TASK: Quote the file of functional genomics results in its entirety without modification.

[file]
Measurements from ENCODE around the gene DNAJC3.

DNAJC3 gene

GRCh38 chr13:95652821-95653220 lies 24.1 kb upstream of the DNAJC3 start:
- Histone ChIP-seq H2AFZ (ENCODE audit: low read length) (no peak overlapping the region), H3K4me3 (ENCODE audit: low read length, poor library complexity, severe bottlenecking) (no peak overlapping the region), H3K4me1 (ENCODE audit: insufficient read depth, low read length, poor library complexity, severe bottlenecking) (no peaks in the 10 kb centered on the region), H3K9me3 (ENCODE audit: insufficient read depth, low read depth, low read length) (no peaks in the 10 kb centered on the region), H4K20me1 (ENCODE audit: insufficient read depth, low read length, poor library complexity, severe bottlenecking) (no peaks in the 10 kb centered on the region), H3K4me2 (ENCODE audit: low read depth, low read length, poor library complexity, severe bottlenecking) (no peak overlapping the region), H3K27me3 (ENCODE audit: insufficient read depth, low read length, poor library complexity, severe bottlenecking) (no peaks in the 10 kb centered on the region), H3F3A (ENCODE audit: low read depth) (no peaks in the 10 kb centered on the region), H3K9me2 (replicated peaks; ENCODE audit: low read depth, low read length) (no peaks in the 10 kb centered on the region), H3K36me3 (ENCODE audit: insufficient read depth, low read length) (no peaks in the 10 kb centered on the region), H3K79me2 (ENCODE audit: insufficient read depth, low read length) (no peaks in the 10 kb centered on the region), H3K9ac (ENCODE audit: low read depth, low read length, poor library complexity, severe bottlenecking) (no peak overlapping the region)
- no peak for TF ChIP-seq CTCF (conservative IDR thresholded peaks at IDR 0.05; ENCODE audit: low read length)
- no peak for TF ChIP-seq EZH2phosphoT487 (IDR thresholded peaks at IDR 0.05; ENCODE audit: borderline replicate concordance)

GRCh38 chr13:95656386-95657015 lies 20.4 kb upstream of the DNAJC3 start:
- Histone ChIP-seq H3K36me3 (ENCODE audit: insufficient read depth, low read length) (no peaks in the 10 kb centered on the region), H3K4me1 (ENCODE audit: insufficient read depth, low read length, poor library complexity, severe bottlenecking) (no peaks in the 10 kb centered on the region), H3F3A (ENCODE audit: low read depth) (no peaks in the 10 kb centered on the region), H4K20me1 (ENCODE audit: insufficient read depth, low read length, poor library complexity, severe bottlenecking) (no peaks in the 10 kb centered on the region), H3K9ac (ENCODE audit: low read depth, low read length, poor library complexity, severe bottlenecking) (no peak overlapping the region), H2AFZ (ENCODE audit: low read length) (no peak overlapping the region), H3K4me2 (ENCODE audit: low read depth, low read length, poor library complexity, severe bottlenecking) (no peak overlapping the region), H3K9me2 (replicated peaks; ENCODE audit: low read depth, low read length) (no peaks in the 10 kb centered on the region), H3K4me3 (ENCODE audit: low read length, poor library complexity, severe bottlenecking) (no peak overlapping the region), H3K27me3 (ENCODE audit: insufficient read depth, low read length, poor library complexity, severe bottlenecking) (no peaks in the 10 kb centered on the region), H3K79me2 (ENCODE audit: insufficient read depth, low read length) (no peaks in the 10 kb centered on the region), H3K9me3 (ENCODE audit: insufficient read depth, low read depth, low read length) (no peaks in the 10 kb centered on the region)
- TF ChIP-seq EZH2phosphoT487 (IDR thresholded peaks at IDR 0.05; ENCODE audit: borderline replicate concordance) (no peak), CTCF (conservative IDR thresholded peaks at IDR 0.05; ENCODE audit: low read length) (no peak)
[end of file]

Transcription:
Measurements from ENCODE around the gene DNAJC3.

DNAJC3 gene

GRCh38 chr13:95652821-95653220 lies 24.1 kb upstream of the DNAJC3 start:
- Histone ChIP-seq H2AFZ (ENCODE audit: low read length) (no peak overlapping the region), H3K4me3 (ENCODE audit: low read length, poor library complexity, severe bottlenecking) (no peak overlapping the region), H3K4me1 (ENCODE audit: insufficient read depth, low read length, poor library complexity, severe bottlenecking) (no peaks in the 10 kb centered on the region), H3K9me3 (ENCODE audit: insufficient read depth, low read depth, low read length) (no peaks in the 10 kb centered on the region), H4K20me1 (ENCODE audit: insufficient read depth, low read length, poor library complexity, severe bottlenecking) (no peaks in the 10 kb centered on the region), H3K4me2 (ENCODE audit: low read depth, low read length, poor library complexity, severe bottlenecking) (no peak overlapping the region), H3K27me3 (ENCODE audit: insufficient read depth, low read length, poor library complexity, severe bottlenecking) (no peaks in the 10 kb centered on the region), H3F3A (ENCODE audit: low read depth) (no peaks in the 10 kb centered on the region), H3K9me2 (replicated peaks; ENCODE audit: low read depth, low read length) (no peaks in the 10 kb centered on the region), H3K36me3 (ENCODE audit: insufficient read depth, low read length) (no peaks in the 10 kb centered on the region), H3K79me2 (ENCODE audit: insufficient read depth, low read length) (no peaks in the 10 kb centered on the region), H3K9ac (ENCODE audit: low read depth, low read length, poor library complexity, severe bottlenecking) (no peak overlapping the region)
- no peak for TF ChIP-seq CTCF (conservative IDR thresholded peaks at IDR 0.05; ENCODE audit: low read length)
- no peak for TF ChIP-seq EZH2phosphoT487 (IDR thresholded peaks at IDR 0.05; ENCODE audit: borderline replicate concordance)

GRCh38 chr13:95656386-95657015 lies 20.4 kb upstream of the DNAJC3 start:
- Histone ChIP-seq H3K36me3 (ENCODE audit: insufficient read depth, low read length) (no peaks in the 10 kb centered on the region), H3K4me1 (ENCODE audit: insufficient read depth, low read length, poor library complexity, severe bottlenecking) (no peaks in the 10 kb centered on the region), H3F3A (ENCODE audit: low read depth) (no peaks in the 10 kb centered on the region), H4K20me1 (ENCODE audit: insufficient read depth, low read length, poor library complexity, severe bottlenecking) (no peaks in the 10 kb centered on the region), H3K9ac (ENCODE audit: low read depth, low read length, poor library complexity, severe bottlenecking) (no peak overlapping the region), H2AFZ (ENCODE audit: low read length) (no peak overlapping the region), H3K4me2 (ENCODE audit: low read depth, low read length, poor library complexity, severe bottlenecking) (no peak overlapping the region), H3K9me2 (replicated peaks; ENCODE audit: low read depth, low read length) (no peaks in the 10 kb centered on the region), H3K4me3 (ENCODE audit: low read length, poor library complexity, severe bottlenecking) (no peak overlapping the region), H3K27me3 (ENCODE audit: insufficient read depth, low read length, poor library complexity, severe bottlenecking) (no peaks in the 10 kb centered on the region), H3K79me2 (ENCODE audit: insufficient read depth, low read length) (no peaks in the 10 kb centered on the region), H3K9me3 (ENCODE audit: insufficient read depth, low read depth, low read length) (no peaks in the 10 kb centered on the region)
- TF ChIP-seq EZH2phosphoT487 (IDR thresholded peaks at IDR 0.05; ENCODE audit: borderline replicate concordance) (no peak), CTCF (conservative IDR thresholded peaks at IDR 0.05; ENCODE audit: low read length) (no peak)